Early in my career, I used to have a problem with quitting when I was behind. It was very hard for me to leave a game a loser. A lot of that was due to my competitive spirit. Far too many times, I’d lose way too much for one session. That’s a very bad habit for a number of reasons.
First, even though poker should be looked at as one long game, it’s much easier to motivate yourself after a loss if you have a good chance to make it up in the next session. A huge defeat reduces that likelihood. Also, the further behind you get, the more your opponents win. This affects your odds: Players who are losing usually play worse, while those who are winning play better. Frequently, when good players take big losses, one reason is that their level of play deteriorated as they fell further behind.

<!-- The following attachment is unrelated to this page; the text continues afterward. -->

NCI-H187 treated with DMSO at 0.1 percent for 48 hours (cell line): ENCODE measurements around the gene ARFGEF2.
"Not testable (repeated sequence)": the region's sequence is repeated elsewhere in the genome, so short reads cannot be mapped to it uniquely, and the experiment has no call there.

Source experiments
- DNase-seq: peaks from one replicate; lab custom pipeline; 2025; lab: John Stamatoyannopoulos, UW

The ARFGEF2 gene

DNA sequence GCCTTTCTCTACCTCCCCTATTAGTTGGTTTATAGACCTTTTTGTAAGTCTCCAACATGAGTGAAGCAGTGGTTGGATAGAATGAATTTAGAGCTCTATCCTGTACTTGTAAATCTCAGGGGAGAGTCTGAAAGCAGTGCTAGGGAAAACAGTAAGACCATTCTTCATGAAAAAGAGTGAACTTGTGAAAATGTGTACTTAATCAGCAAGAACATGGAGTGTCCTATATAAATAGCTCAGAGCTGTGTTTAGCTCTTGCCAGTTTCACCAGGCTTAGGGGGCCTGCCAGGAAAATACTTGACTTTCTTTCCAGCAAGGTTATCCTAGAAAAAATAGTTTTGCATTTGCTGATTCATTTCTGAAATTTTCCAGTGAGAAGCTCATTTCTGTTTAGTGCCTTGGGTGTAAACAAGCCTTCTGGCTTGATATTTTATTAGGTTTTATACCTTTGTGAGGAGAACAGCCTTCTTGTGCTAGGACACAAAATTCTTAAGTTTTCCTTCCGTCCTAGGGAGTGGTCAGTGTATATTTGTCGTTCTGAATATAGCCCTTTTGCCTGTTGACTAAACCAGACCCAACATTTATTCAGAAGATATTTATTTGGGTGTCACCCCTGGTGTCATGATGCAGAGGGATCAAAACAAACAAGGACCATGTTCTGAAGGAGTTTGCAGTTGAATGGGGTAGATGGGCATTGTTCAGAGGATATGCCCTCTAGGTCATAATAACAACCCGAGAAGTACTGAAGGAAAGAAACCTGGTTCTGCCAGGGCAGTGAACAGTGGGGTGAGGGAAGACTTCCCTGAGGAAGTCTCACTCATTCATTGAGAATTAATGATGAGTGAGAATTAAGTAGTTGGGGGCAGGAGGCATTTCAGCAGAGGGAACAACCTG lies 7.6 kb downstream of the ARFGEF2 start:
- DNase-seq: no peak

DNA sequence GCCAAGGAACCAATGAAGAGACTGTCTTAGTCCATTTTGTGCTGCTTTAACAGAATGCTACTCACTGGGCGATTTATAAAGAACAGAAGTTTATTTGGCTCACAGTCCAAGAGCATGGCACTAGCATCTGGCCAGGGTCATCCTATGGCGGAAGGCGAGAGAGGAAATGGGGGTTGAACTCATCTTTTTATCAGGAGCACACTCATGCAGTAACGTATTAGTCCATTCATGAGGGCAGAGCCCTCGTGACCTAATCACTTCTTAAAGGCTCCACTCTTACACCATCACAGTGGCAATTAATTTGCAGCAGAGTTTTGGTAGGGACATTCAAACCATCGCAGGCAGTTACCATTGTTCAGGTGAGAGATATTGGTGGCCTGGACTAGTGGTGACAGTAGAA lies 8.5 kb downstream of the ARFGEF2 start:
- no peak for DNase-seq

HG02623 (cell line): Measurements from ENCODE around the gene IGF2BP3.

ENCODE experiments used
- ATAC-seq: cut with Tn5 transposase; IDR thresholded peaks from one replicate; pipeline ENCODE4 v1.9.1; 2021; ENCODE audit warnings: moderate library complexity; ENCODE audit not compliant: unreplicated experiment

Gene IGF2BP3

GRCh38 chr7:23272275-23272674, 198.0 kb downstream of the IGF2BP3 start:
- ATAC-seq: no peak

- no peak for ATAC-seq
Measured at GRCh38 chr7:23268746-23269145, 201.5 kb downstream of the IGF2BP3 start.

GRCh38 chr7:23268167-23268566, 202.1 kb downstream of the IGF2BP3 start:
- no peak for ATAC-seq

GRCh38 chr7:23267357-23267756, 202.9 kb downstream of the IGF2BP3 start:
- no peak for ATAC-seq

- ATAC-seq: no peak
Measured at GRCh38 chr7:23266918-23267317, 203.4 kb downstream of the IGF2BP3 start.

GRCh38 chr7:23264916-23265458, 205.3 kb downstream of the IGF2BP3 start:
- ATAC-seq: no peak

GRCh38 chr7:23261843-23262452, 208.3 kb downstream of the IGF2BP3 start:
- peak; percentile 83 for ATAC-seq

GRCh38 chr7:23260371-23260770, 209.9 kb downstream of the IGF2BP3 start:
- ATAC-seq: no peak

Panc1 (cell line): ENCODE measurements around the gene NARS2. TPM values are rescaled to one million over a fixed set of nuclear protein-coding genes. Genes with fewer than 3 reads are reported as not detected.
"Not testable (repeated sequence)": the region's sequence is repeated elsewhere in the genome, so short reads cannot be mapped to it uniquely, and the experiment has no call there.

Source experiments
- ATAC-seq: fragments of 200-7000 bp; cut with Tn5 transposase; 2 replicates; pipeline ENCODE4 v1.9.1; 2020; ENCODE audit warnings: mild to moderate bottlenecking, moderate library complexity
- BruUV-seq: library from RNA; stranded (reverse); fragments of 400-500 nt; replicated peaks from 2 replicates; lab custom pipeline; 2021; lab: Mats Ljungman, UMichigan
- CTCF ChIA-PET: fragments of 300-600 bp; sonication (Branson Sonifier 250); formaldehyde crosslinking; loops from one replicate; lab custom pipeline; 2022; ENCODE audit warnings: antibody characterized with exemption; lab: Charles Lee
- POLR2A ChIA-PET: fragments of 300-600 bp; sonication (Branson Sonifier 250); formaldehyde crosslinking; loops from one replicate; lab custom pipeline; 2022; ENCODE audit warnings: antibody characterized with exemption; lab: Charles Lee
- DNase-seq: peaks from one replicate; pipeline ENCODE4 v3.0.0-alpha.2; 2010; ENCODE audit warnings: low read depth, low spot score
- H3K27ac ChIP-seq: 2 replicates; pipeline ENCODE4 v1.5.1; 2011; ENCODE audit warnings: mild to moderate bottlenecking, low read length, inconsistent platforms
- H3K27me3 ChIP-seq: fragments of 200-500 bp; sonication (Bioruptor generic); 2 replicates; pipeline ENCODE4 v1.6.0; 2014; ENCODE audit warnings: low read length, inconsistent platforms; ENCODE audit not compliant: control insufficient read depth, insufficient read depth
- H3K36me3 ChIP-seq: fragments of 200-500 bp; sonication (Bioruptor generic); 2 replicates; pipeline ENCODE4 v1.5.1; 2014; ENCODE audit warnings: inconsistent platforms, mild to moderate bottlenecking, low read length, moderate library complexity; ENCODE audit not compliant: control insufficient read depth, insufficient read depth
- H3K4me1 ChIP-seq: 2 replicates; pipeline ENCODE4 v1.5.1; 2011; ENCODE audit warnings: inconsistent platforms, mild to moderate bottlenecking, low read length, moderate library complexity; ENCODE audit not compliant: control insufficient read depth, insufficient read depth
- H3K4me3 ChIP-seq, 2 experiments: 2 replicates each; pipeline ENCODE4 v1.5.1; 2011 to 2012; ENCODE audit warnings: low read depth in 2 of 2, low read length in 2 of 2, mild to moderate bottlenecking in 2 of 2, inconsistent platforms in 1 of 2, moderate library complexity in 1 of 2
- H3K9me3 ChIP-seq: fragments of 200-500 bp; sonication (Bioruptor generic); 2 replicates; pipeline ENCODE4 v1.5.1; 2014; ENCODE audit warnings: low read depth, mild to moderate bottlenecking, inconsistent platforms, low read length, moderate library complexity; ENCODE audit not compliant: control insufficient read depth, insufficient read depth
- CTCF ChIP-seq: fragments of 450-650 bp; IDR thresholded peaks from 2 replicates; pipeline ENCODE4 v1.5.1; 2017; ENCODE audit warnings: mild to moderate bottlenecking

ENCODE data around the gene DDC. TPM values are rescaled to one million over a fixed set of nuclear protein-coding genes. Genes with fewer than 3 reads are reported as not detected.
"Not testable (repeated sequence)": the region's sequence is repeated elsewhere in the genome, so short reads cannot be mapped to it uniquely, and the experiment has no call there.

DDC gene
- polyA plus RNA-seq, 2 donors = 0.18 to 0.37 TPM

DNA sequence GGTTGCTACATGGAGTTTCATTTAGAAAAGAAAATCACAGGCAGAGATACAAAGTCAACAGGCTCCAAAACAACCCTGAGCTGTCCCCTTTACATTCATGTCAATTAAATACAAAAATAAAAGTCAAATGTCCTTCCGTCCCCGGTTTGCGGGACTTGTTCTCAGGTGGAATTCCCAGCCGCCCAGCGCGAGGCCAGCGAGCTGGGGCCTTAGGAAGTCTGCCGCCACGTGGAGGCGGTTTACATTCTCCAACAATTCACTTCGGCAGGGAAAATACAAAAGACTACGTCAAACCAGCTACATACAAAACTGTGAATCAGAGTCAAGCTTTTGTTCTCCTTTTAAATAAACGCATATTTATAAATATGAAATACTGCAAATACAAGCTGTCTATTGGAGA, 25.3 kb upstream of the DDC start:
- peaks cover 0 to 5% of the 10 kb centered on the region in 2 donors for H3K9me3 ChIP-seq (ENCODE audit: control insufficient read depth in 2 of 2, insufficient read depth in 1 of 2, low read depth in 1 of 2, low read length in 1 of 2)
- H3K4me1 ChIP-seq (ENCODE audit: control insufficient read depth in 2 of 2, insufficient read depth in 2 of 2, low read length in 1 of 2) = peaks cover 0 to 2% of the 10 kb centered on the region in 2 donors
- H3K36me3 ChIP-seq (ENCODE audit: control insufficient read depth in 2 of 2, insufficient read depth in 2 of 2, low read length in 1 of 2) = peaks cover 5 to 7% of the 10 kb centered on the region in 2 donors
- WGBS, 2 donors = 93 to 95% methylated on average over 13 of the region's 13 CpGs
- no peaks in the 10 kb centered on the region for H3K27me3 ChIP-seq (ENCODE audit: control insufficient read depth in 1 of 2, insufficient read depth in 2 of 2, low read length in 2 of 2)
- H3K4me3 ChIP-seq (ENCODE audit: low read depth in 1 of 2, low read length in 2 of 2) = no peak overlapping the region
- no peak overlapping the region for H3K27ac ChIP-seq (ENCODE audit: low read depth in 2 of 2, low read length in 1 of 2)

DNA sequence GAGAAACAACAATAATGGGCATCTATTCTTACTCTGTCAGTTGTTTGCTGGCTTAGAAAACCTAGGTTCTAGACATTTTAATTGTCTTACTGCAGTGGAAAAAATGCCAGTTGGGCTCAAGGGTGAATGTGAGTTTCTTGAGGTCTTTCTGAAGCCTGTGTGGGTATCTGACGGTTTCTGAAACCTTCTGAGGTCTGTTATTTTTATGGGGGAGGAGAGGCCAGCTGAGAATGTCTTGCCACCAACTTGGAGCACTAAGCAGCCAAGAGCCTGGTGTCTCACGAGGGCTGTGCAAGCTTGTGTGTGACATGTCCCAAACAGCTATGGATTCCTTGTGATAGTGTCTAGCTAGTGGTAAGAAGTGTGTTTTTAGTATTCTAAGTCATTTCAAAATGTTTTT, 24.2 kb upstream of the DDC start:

… At one time or another, almost every top player is susceptible to losing more than he should during a session. This usually occurs when you’ve been playing a long time, taken too many bad beats and know you should quit. You’re tired, but your competitive nature keeps you at the table. And that can prove costly.
… There are a couple of lessons here: One, always make sure you’re trading with a clear head. If you’re tired or distracted, have the discipline to pull up and continue only when the odds are more favorable. Two, calculate your risk carefully and set loss limits, which enable you to maintain acceptable levels of exposure. That’s important all the time, but it’s especially crucial when you’re trading highly leveraged contracts such as forex or futures. Set reasonable risk levels, then stick to them — and you’ll always be able to stay in the game.
(I’m not a fan of Trader Monthly, but it’s free to subscribe so I give it a quick skim through each month.)